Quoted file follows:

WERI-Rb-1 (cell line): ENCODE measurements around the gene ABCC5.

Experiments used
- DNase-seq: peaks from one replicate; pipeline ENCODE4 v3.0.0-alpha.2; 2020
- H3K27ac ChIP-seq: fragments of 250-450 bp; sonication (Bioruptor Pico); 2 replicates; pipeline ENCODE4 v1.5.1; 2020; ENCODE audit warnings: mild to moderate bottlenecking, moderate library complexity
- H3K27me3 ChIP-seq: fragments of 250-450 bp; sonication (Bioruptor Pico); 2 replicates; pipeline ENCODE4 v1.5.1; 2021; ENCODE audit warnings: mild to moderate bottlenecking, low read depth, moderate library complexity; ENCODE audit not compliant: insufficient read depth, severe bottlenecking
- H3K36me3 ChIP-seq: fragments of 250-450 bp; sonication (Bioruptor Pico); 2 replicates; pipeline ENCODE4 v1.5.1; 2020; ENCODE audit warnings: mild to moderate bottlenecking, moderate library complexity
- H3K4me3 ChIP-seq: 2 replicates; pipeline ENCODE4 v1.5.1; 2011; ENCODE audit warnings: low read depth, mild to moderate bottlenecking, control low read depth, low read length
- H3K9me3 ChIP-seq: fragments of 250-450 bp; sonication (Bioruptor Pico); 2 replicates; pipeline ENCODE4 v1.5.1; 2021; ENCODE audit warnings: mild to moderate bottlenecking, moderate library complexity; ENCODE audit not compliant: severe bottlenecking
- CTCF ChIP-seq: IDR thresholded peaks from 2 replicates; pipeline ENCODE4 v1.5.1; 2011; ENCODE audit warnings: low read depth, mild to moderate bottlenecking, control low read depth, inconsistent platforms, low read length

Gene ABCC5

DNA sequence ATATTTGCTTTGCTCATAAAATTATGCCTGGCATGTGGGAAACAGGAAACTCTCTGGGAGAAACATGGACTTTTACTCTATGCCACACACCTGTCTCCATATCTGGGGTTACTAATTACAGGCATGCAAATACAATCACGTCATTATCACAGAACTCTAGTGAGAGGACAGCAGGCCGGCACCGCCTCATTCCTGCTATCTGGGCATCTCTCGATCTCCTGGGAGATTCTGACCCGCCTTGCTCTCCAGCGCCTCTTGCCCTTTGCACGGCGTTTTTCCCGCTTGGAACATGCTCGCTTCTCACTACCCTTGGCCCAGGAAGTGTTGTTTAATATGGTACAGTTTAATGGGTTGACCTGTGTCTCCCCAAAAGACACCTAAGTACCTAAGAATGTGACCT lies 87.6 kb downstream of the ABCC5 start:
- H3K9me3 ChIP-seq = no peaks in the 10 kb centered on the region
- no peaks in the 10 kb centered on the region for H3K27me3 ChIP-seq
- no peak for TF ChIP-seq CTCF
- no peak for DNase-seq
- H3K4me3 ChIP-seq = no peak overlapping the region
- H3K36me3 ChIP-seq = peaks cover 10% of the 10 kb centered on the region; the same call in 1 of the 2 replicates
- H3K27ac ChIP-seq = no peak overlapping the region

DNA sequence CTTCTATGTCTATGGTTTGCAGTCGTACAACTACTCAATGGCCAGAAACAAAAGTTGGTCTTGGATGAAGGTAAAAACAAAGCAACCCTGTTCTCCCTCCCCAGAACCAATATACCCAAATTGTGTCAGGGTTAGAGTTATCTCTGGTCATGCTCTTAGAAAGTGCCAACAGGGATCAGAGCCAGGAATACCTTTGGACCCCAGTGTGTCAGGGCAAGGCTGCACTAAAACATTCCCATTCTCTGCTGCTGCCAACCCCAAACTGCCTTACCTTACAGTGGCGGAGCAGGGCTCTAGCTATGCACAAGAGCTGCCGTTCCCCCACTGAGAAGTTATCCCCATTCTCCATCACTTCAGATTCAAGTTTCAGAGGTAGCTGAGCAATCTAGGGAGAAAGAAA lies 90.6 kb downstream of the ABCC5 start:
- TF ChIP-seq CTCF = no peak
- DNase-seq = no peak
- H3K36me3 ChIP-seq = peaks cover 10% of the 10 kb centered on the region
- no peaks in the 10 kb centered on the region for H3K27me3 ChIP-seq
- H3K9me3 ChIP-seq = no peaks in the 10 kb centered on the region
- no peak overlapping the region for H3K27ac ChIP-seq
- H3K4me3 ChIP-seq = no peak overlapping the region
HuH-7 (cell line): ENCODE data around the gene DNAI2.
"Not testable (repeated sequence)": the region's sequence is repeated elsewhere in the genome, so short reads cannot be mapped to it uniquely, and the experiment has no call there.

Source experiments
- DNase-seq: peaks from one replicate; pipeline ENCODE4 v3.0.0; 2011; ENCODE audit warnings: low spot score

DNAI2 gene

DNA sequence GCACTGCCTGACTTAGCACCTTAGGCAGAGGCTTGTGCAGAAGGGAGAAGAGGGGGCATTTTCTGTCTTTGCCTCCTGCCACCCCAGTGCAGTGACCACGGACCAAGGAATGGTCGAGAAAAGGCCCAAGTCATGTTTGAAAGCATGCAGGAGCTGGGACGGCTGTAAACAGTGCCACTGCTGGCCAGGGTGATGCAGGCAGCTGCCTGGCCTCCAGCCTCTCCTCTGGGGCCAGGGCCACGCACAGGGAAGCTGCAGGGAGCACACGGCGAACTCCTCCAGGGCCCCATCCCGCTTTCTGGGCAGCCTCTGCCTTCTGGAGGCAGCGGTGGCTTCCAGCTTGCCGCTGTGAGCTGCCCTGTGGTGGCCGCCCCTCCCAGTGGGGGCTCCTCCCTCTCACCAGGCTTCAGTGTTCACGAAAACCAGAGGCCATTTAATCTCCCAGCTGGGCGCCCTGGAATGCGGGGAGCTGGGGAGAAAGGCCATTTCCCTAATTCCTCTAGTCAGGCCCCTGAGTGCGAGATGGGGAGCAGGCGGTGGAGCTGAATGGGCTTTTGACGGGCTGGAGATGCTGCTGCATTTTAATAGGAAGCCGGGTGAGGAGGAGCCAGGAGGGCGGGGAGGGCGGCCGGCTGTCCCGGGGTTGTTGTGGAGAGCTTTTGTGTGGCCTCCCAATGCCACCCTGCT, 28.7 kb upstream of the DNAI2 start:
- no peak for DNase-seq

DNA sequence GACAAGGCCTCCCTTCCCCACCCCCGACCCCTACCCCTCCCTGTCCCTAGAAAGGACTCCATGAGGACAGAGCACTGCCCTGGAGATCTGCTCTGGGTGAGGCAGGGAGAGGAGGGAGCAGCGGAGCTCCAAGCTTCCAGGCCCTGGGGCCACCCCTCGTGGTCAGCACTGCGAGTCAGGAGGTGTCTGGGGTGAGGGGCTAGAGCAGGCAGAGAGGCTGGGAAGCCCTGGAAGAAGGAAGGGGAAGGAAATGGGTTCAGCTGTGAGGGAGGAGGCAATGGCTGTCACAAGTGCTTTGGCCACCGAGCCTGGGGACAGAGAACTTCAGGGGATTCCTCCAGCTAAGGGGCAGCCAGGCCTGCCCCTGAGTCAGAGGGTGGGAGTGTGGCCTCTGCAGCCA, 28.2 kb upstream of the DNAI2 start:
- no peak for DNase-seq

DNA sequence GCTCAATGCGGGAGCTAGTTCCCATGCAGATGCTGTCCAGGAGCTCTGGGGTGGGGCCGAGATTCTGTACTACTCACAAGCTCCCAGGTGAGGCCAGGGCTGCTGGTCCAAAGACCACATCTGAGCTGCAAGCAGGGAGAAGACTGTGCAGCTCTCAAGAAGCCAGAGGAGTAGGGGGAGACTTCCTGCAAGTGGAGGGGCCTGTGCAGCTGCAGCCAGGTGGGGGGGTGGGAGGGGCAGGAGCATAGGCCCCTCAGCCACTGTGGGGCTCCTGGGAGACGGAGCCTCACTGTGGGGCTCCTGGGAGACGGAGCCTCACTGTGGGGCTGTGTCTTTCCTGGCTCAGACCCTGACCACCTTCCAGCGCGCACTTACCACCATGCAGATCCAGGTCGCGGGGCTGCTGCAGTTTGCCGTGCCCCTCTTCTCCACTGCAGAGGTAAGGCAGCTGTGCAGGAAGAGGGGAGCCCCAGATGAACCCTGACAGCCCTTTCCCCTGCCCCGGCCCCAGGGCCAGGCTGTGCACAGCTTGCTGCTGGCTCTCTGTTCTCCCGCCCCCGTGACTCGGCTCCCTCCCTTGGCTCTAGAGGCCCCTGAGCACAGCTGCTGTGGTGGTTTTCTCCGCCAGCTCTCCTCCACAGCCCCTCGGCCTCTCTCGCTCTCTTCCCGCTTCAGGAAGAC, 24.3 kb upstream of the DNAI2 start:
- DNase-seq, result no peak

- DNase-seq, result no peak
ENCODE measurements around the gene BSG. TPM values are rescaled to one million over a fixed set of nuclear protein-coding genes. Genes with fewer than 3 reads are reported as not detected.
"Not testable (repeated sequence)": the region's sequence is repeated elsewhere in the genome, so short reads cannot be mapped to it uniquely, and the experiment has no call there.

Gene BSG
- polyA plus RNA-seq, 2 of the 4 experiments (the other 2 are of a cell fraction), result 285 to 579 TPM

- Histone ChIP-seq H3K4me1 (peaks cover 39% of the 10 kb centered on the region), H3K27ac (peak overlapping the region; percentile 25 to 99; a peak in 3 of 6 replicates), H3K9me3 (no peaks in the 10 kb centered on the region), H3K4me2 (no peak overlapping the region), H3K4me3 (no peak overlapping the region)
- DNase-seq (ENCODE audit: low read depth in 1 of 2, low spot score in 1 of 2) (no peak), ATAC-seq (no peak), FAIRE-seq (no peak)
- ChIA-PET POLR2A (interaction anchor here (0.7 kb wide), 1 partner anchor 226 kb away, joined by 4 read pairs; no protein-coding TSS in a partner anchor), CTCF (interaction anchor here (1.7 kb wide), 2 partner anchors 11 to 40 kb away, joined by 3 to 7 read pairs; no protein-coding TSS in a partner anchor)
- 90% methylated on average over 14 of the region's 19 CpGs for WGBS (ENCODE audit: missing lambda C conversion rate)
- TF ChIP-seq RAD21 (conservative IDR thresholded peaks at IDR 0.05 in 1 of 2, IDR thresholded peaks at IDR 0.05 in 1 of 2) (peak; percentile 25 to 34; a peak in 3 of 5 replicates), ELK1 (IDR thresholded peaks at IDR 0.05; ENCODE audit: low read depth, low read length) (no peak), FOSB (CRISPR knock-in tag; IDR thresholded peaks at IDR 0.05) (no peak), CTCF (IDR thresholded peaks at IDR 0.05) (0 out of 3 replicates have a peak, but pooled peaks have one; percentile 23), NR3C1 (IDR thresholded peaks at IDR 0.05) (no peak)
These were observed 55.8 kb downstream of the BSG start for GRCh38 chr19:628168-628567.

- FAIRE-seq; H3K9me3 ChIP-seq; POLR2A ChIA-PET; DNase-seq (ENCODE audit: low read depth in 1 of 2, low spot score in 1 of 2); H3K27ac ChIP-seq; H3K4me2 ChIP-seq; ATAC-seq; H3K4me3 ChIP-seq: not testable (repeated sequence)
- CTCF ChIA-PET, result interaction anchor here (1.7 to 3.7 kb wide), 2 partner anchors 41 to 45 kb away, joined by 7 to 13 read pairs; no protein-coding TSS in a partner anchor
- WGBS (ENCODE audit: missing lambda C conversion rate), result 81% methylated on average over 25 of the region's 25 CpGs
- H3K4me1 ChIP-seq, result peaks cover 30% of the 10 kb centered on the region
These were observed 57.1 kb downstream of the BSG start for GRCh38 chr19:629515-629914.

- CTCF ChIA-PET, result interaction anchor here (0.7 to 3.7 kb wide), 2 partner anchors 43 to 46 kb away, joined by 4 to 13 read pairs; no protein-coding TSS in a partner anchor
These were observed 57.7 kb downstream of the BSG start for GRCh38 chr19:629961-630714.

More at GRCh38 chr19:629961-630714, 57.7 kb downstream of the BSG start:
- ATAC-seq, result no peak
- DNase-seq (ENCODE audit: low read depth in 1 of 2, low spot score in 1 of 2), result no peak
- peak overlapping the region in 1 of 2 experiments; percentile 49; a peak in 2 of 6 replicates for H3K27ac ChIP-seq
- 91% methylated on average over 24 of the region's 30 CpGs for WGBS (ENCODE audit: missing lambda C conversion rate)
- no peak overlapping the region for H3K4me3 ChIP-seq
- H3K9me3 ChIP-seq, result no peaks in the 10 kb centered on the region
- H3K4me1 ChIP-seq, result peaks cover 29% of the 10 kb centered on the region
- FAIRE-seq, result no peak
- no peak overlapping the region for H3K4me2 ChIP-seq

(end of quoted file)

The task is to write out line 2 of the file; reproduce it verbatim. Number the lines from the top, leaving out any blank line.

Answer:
Experiments used